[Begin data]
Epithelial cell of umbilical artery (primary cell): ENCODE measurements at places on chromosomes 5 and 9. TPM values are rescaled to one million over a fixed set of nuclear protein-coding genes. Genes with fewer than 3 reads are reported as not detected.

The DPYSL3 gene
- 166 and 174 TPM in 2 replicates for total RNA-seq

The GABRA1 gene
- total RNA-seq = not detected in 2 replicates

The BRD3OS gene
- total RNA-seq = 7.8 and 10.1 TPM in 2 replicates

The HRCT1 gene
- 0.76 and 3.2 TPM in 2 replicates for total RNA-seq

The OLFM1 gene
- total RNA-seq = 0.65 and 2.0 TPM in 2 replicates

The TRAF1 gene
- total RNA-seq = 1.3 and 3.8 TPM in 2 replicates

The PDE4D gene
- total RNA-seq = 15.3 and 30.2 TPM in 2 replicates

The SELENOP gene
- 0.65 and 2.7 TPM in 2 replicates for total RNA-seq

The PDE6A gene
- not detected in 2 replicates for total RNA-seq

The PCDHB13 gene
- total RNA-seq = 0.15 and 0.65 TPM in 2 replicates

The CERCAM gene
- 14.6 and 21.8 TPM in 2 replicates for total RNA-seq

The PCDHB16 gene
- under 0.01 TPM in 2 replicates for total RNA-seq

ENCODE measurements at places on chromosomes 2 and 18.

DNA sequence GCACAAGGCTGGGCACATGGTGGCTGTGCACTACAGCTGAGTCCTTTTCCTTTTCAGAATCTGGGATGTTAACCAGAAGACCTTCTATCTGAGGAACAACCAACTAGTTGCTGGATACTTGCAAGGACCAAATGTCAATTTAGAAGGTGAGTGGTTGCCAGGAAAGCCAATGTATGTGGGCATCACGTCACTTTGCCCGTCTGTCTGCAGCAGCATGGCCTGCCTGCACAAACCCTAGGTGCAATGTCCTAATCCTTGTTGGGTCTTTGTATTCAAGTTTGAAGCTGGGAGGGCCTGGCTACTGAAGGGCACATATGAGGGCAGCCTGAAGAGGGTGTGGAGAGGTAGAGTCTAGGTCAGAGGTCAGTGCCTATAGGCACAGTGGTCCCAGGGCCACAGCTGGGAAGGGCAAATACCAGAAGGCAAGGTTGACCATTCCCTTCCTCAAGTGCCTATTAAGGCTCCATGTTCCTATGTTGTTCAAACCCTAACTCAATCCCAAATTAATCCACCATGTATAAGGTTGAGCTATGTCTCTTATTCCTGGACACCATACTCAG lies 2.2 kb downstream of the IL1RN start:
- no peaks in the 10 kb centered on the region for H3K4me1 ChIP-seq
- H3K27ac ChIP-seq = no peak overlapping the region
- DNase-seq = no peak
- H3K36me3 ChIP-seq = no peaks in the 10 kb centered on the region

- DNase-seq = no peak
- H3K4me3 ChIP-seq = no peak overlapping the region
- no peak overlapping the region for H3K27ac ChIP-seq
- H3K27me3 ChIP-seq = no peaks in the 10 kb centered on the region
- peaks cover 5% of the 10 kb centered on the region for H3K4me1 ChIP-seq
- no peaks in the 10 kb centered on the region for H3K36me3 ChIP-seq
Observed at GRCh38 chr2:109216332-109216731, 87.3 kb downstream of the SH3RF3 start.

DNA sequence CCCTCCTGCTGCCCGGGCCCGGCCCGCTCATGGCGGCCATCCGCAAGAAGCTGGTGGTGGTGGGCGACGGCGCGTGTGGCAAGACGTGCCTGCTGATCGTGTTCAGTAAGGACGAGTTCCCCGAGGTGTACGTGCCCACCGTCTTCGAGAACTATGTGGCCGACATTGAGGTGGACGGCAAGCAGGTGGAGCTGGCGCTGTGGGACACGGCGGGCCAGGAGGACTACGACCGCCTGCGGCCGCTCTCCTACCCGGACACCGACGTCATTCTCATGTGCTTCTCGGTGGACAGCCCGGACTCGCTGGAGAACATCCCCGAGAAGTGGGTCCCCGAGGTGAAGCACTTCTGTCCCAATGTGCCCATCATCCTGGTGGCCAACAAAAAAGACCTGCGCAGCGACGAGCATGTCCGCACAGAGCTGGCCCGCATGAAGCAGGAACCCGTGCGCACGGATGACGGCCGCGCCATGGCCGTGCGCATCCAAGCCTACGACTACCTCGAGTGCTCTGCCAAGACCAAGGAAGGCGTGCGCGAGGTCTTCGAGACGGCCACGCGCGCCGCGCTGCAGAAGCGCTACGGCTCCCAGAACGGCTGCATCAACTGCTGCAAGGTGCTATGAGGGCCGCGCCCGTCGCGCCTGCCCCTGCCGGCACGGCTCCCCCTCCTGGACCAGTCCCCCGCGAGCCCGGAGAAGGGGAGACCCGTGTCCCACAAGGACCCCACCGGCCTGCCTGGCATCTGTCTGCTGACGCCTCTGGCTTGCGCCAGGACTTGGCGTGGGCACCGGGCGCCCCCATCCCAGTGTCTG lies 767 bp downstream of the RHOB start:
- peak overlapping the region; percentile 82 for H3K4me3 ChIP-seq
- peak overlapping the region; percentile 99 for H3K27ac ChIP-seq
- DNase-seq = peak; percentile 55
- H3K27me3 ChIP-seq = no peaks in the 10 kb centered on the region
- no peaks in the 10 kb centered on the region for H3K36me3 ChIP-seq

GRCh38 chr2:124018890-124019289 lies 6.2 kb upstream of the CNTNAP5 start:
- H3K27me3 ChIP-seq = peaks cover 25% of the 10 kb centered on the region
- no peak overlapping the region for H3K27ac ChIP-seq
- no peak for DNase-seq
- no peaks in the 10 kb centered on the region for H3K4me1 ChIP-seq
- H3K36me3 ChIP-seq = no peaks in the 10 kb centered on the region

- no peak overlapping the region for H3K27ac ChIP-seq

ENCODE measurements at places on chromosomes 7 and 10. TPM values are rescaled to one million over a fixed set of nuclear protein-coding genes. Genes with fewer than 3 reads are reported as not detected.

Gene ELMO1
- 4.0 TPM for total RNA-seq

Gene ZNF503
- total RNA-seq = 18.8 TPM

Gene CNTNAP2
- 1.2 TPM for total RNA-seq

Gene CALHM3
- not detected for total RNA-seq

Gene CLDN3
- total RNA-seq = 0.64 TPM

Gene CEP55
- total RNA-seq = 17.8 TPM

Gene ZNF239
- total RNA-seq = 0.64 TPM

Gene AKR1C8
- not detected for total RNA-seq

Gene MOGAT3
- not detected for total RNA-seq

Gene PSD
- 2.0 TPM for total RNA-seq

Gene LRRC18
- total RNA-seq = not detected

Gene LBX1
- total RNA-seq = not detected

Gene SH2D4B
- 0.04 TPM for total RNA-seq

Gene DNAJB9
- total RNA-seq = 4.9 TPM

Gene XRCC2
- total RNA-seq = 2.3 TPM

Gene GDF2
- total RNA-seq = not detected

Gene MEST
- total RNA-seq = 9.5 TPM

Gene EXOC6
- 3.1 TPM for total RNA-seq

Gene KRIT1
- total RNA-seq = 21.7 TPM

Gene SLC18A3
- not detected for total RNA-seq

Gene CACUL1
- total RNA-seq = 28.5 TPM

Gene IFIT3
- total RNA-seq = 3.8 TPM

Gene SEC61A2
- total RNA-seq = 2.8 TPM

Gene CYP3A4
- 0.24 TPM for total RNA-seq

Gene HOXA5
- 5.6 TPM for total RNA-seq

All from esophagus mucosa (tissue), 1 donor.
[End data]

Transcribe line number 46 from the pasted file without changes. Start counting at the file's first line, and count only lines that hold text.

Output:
- H3K27me3 ChIP-seq = peaks cover 25% of the 10 kb centered on the region